Ours is a world where tourists could come across through an airport, carrying a five-pound bag of anthrax. We have had a hundred "anthrax attack" incidences in the past year. They have all been fake, but we have had a hundred times when people have called in and said that they were threatening the use of anthrax in this country. At some point, this is going to be real. We must be ready for that.

I know there are people in America who are frightened by the idea that the Department of Defense would get involved in dealing with a terrorist incident in the United States involving chemical or biological weapons; civil libertarians on the left and survivalists on the right. They don't want the government involved in such things. Yet I don't know what I would say to the President of the United States or to the senators or to the members of the House when they asked, "Why didn't do something?" And I responded, "Well, we just didn't get ready. We didn't think it was important." Would any American forgive us if we took that approach? I'm afraid we must get ready. We must take very, very serious action.

There is another dimension that creates problems for us. It is the inherent dynamism and creativity of America itself. This is a very large, open and porous country. We are currently preoccupied in Washington with the idea that we have spies in our midst. Do we have spies in the United States? Sure. I don't doubt that. But let me say that we cannot adopt a solution to this problem that is an inappropriate nostalgia for the solutions of the past. You are not going to close the borders of America and say, "We're just going to run this place with Anglos." It's impossible. If we had said that back in the late '40s, we wouldn't have ICBMs [Inter-Continental Ballistic Missiles] or space boosters.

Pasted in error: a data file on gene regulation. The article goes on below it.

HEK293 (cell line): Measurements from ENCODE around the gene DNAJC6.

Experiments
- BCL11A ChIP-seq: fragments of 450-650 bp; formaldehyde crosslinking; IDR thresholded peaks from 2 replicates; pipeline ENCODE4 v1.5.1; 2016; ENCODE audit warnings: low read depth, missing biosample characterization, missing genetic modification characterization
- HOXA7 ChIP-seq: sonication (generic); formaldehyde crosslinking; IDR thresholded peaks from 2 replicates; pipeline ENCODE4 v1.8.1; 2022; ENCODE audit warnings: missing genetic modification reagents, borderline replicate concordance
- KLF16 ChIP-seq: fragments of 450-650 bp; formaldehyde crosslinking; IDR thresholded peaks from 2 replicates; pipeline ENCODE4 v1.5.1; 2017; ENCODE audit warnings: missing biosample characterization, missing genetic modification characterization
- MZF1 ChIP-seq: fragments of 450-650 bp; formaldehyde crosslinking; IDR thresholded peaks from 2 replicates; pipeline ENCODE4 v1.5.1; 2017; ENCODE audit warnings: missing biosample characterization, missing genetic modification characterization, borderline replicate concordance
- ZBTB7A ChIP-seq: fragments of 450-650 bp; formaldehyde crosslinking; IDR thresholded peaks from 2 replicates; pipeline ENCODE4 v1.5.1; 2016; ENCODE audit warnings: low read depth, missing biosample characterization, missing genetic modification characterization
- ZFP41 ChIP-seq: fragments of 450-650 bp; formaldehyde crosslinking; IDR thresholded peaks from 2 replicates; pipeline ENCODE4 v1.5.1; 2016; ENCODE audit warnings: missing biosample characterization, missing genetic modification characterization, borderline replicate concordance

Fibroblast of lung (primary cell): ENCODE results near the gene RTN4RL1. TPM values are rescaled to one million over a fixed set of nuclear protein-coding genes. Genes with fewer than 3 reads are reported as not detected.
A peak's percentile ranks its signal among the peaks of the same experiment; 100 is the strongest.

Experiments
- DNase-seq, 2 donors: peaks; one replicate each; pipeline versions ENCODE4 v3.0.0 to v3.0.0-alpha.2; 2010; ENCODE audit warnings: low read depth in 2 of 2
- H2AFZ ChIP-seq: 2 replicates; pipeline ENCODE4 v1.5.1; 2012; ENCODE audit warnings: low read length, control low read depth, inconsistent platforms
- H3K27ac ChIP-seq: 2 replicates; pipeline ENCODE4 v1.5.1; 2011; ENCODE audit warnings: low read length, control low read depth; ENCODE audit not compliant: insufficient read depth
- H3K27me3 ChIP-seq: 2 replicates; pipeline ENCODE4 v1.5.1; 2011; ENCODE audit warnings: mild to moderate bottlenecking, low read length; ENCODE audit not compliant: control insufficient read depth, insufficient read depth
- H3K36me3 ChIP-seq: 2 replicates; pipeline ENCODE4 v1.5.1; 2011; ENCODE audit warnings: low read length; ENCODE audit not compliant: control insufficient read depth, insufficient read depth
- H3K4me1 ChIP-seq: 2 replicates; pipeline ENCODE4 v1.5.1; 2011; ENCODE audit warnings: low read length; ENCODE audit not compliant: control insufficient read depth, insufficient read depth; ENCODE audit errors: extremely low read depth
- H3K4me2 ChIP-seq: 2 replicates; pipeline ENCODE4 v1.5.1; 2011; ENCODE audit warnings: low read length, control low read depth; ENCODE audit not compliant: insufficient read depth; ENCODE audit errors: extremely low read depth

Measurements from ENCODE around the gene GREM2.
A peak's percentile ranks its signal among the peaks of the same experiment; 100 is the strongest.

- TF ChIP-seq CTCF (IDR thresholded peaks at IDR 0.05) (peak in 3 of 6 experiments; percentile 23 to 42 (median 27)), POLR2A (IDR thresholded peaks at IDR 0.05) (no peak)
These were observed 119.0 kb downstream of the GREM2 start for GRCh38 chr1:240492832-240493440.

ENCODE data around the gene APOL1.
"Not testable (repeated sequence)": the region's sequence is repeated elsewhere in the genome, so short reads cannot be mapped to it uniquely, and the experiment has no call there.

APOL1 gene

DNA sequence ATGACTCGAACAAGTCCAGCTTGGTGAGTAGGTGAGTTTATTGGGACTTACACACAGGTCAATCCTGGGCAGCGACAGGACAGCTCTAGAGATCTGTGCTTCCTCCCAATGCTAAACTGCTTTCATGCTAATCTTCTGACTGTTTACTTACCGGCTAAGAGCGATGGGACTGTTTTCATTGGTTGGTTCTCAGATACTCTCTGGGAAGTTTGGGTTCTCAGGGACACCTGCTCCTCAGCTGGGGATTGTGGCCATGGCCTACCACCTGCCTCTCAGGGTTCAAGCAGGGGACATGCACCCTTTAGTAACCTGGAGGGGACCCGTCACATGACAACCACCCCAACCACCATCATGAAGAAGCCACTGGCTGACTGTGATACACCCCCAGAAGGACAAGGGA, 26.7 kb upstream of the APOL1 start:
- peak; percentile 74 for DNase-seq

Right now, we are on this preoccupation that you can't trust people who have a hyphenated name. I'm a Norwegian-American. [My family] has been in this country probably less than half the time as some of the "hyphenated" scientists out at Sandia. We must get over this hang up that you can't trust anybody just because we have a problem. When we were talking yesterday, Paul said, "You know, Aldrich Ames did far more damage to this country. A white guy did far more damage to this country." He said to his Asian-American employees, "And so if you don't hold it against me, I won't hold it against you." We must get over this preoccupation. We must fix the problem the right way, not by adopting inappropriate solutions that are only going to cripple our national assets. We can't afford to have these remarkable institutions damaged through recklessness in the heat of the moment. This is something Senator Domenici has spoken to me about numerous times. Nobody is more aware of that than is he.

It is our obligation right now to make sure that we don't hurt ourselves for the sake of our political anger over an event that we have no right to be angry about. We must find a way to fix it the right way.